This series should probably just change its name to Starbucks News Roundup and be done with it. It really seems like most weeks the main coffee news doing the rounds is Starbucks-related.

From their insane cafe/showroom/fantasyland in China, to the news that the company wants to open a location inside Yosemite, to the gin barrel-aged coffee they'll be releasing soon, it can seem like it's all Starbucks all the time.

Well, this week will be no different. Might as well just get on with it.

Starbucks Committing $10 Million to Recyclable Cup Solutions - via Daily Coffee News


Oh look it's Starbucks.

Starbucks uses a lot of cups. The company itself estimates that it goes through approximately 6 billion paper and plastic cups each year, with the vast majority ending up in landfill, the floors of cars, or that maelstrom of garbage in the Pacific ocean.

Now though, they've decided to do something about it. The company is pledging $10 million to what they're calling the NextGen Cup Challenge, in the form of grants and awards to encourage the development of more sustainable manufacturing processes and materials.

While this smacks somewhat of the dreaded greenwashing, at least Starbucks is taking steps to improve their environmental credentials, unlike some in the coffee industry.

Read more here.

San Francisco Bay Gourmet Coffee and Costco to pay $500K in greenwashing settlement - via SFGate

Speaking of which.

Greenwashing is a real problem in the coffee industryin the world in general, actually—and it's very easy to be duped by words like "biodegradable" or "sustainable".


That's what happened in California, where San Francisco Bay Gourmet Coffee's parent company JBR Inc. and Costco have been told to pay a $500,000 fine for deceiving customers who were led to believe that their coffee pods would biodegrade even though they contained plastic.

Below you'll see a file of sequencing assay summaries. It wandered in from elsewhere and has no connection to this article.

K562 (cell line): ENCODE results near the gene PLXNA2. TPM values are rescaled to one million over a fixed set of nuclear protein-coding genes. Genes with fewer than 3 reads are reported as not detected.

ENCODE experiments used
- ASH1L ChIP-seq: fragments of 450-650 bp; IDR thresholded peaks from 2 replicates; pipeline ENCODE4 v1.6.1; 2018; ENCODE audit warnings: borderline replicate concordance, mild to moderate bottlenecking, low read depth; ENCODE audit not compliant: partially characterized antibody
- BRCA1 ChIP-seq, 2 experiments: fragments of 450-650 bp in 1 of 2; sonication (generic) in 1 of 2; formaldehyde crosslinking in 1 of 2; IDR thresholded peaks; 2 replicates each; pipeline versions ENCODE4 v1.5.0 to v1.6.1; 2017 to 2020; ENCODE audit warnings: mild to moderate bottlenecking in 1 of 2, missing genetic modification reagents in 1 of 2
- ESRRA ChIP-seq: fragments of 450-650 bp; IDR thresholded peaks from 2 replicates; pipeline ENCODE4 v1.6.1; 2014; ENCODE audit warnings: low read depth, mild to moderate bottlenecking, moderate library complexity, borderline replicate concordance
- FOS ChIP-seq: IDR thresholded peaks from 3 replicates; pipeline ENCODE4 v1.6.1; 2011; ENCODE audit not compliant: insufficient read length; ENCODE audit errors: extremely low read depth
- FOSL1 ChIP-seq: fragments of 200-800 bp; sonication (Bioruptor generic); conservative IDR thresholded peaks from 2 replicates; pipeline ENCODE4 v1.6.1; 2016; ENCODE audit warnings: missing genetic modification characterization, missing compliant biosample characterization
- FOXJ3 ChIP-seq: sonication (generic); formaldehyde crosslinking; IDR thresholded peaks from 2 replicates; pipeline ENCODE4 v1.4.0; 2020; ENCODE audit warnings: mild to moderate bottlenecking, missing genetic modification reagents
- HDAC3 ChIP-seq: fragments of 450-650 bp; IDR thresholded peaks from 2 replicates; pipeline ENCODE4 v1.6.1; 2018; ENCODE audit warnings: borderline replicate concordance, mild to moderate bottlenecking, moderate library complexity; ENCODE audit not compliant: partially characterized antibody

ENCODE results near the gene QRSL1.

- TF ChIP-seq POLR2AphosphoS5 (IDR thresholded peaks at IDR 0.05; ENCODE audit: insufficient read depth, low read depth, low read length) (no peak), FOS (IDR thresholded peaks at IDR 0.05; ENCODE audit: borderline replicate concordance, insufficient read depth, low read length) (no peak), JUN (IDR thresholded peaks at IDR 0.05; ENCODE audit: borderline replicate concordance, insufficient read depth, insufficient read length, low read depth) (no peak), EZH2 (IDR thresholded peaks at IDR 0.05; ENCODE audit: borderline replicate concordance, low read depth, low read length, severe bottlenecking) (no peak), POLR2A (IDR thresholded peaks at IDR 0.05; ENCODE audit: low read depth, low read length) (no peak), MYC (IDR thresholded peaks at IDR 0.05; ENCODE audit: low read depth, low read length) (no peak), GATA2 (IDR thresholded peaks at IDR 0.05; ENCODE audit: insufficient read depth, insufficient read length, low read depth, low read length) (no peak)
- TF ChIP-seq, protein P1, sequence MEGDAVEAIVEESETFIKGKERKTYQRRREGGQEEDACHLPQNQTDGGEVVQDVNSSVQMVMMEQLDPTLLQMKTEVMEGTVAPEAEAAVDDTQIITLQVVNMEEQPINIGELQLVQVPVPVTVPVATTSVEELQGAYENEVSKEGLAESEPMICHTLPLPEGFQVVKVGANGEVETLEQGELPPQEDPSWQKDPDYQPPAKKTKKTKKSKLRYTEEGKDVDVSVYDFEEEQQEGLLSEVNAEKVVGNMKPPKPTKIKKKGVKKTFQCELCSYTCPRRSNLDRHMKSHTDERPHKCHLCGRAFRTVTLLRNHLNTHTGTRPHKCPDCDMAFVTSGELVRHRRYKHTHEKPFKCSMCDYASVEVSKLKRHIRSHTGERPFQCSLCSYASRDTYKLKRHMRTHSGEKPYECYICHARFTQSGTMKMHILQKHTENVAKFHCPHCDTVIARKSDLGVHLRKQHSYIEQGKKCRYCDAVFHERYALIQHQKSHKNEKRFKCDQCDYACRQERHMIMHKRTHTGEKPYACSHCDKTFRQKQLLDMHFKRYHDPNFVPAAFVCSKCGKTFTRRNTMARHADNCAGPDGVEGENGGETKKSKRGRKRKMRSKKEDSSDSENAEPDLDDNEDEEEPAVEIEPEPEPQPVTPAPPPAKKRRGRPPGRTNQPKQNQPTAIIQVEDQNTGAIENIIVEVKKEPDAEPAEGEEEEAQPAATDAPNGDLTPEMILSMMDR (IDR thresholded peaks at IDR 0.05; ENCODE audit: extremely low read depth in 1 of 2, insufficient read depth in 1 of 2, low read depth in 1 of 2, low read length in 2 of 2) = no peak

Read more here.

This edible bar of espresso is the work of Latvian biohackers - via Wired UK

What's the worst part about a cup of coffee? The fact that it's all wet, obviously.

But now, liquidaphobes who still want their caffeine fix can consume a bar that looks like chocolate but is actually espresso. Or perhaps it's for the crowd who identify with those awful "Don't talk to me until I've had my coffee" memes? Who knows.

The whole thing seems like a case of inventing a solution for a problem that doesn't exist, but maybe it'll prove popular in Latvia where, according to the article, the summers are too short for cold brew to really catch on.

Read more here.

Protest at Oakland Coffee Shop That Refuses to Serve Police Officers - via NBC Bay Area

Last week brought news that an Oakland coffee co-op refused service to a police officer and asked him to leave the cafe for "the physical and emotional safety of our customers and ourselves."

Now, though, the backlash has begun. A group known for organizing pro-Trump rallies in Berkeley held a protest outside the cafe, where they were confronted by customers and ironically the police were called to de-escalate the situation.

Read more here.

Starbucks Achieves 100% Pay Equity In The United States - via Sprudge

Oh hey Starbucks again.

Say what you will about Starbucks, but they're clearly trying. The company announced that they have achieved 100% pay equity for all genders and races in similar roles in the United States, and "will now work ‘with deliberate speed’ toward closing the gender pay gap for all partners in company-operated markets worldwide."

Progress is slow, and long overdue, but it's happening.

Read more here.

Is coffee good for you?

Well, it might help prevent colon cancer, for one thing.

It can also, apparently, make you eat less. An admittedly small study found that heavy coffee drinkers—four to eight cups a day, dear lord—had lower levels of certain metabolites related to the endocannabinoid system. That's the same system affected by marijuana, but, instead of giving you the munchies, coffee does the opposite, making you less hungry.

There's also a new study that shows how coffee affects athletes differently depending on their genetic makeup, which is interesting if complicated. The article in the New York Times is worth reading, if you're into that sort of thing.


What to read

Sharing Power: An Interview With Ant Walach Of Snowdrift Coffee by RJ Joseph

Coffee And Deforestation: Addressing Coffee’s Footprint by Michael Opitz

There Is No Shortcut To Sustainable Coffee by Jan von Enden

Growing Gracefully: Maintaining a Company Culture That Is True to You by Luke Daughtery

Until next week, drink good coffee, or maybe eat good coffee?